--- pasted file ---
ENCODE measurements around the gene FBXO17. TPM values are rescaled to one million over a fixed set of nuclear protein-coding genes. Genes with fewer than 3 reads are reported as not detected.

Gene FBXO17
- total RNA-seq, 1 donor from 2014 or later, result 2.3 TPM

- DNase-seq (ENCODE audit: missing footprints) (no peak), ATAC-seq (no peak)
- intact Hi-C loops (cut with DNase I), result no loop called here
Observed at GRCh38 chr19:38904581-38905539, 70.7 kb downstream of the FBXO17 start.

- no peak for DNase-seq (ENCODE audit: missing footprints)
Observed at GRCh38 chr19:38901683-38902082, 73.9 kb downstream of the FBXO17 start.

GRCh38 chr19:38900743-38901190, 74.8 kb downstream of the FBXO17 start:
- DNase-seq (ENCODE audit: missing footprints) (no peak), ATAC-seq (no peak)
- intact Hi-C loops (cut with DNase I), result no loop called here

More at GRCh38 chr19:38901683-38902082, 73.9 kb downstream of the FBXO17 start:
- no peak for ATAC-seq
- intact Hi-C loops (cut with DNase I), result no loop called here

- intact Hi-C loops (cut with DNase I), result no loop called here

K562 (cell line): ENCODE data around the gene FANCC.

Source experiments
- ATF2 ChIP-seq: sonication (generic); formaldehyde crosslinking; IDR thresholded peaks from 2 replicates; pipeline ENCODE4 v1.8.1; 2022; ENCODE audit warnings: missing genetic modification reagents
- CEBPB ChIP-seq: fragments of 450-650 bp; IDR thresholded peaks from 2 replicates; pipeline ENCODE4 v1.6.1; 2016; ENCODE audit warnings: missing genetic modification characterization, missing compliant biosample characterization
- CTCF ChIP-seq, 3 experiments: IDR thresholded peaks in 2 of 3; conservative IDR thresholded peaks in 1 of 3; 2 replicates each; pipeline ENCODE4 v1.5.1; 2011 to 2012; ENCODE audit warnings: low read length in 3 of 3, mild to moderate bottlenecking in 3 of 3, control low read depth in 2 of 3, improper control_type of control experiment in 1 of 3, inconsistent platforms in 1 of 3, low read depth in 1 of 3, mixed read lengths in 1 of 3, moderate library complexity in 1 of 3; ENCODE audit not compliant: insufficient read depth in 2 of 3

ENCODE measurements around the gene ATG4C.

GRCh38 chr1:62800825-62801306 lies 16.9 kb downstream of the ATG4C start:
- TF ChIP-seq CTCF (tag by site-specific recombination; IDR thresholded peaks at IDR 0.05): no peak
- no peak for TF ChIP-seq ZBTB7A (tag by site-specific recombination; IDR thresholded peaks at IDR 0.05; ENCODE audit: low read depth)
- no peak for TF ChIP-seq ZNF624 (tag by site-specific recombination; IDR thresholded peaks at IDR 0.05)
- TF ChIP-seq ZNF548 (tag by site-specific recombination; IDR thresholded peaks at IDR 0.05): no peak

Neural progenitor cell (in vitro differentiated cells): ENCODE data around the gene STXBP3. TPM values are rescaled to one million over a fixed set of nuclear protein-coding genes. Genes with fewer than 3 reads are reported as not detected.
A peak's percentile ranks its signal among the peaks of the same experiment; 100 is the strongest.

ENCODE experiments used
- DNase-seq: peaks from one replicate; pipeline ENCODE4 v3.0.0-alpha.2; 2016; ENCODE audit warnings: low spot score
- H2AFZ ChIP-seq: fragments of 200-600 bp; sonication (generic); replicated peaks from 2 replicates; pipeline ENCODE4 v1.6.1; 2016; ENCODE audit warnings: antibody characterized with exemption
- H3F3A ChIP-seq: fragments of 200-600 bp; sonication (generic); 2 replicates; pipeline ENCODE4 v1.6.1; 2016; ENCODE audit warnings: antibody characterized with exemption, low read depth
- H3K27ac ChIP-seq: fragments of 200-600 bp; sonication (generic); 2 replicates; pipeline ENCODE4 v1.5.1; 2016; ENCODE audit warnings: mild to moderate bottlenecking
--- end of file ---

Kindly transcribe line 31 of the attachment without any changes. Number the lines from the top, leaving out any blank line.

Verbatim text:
- H2AFZ ChIP-seq: fragments of 200-600 bp; sonication (generic); replicated peaks from 2 replicates; pipeline ENCODE4 v1.6.1; 2016; ENCODE audit warnings: antibody characterized with exemption